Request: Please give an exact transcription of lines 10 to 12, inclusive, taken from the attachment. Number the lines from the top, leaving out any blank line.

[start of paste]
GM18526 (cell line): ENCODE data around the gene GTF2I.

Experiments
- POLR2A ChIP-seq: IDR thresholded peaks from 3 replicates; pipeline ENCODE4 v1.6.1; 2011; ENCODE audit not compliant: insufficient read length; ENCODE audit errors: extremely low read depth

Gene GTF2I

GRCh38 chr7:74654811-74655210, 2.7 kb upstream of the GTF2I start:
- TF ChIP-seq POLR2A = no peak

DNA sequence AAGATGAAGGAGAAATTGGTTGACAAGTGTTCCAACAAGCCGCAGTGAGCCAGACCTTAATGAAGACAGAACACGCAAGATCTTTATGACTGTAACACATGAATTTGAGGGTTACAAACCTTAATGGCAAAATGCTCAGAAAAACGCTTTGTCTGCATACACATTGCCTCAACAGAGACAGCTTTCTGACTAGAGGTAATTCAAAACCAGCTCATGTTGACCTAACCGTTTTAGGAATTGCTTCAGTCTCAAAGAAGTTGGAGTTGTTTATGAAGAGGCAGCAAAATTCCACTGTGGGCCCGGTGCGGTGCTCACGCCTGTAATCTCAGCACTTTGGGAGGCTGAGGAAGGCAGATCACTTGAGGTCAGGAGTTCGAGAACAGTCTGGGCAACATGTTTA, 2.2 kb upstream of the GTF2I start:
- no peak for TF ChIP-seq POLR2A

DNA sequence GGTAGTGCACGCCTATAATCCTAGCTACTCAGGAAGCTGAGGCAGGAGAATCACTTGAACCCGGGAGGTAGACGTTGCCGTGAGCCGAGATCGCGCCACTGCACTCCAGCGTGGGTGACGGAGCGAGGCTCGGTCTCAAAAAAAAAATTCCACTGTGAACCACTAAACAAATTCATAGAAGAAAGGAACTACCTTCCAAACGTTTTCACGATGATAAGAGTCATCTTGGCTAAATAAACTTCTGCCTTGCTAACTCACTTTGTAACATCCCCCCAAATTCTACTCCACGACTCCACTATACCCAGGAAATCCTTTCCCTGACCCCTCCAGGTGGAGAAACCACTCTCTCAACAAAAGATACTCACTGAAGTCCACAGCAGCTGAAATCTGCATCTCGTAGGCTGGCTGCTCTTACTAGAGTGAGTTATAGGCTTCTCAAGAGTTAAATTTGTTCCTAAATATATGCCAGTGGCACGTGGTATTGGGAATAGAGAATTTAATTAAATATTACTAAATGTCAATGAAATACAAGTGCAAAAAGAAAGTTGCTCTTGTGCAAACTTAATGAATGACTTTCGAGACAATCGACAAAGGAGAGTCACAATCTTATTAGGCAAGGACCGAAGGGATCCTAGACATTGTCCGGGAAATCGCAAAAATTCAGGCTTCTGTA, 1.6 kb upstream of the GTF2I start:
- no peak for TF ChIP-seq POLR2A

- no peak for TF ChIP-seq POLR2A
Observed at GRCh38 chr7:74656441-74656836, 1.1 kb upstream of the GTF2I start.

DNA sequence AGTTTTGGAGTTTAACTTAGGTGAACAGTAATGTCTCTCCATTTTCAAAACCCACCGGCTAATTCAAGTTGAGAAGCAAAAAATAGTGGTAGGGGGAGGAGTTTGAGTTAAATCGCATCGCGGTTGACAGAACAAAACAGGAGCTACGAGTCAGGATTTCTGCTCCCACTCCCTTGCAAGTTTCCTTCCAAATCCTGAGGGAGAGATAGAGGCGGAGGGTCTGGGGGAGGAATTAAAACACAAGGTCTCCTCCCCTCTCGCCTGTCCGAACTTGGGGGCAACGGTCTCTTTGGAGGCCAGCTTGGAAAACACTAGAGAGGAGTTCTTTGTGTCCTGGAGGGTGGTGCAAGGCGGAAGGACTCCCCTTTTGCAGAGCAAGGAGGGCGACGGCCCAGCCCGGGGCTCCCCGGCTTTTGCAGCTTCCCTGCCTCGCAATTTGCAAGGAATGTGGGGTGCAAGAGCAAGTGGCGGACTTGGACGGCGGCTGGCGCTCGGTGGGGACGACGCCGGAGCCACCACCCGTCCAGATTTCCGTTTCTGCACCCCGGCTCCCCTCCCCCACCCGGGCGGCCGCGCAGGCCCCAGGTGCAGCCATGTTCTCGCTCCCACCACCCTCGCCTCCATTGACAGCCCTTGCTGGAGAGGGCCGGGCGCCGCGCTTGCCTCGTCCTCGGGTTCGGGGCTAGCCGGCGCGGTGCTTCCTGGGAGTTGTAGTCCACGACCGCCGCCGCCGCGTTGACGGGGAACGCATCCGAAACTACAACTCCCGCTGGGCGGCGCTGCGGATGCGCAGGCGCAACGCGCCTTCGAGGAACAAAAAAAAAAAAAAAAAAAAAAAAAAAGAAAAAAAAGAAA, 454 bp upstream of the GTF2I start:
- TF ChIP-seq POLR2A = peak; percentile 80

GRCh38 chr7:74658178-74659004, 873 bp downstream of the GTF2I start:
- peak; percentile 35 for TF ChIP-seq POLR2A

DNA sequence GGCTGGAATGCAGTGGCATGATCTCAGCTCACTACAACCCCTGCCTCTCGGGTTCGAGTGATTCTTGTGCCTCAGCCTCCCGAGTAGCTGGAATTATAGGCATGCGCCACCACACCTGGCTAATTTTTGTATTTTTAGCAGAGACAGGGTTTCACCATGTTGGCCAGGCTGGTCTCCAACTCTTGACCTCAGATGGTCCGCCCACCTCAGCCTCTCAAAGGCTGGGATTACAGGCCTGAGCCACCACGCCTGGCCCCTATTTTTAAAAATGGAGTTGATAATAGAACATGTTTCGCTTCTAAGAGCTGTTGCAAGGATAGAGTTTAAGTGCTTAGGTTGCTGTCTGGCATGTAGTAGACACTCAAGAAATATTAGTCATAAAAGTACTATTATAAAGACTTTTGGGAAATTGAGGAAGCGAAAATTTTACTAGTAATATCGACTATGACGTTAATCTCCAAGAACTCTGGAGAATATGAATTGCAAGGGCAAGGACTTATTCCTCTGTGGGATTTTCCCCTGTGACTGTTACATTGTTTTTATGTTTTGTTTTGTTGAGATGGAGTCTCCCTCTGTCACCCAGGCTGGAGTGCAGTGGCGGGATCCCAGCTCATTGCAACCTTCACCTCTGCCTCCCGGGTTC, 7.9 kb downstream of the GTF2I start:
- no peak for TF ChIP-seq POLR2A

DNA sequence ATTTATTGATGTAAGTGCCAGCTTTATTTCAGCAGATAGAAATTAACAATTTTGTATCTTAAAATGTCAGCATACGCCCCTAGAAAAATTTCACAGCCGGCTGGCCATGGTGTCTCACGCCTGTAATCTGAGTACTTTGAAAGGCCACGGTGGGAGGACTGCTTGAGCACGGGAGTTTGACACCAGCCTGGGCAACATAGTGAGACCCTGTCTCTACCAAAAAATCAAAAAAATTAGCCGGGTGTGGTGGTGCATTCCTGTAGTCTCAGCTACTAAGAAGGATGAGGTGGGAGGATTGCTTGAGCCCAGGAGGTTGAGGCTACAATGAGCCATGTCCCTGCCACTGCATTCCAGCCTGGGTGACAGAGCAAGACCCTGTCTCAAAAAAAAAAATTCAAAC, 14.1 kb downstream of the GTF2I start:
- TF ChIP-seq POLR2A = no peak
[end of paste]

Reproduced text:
- no peak for TF ChIP-seq POLR2A

- no peak for TF ChIP-seq POLR2A
Observed at GRCh38 chr7:74656441-74656836, 1.1 kb upstream of the GTF2I start.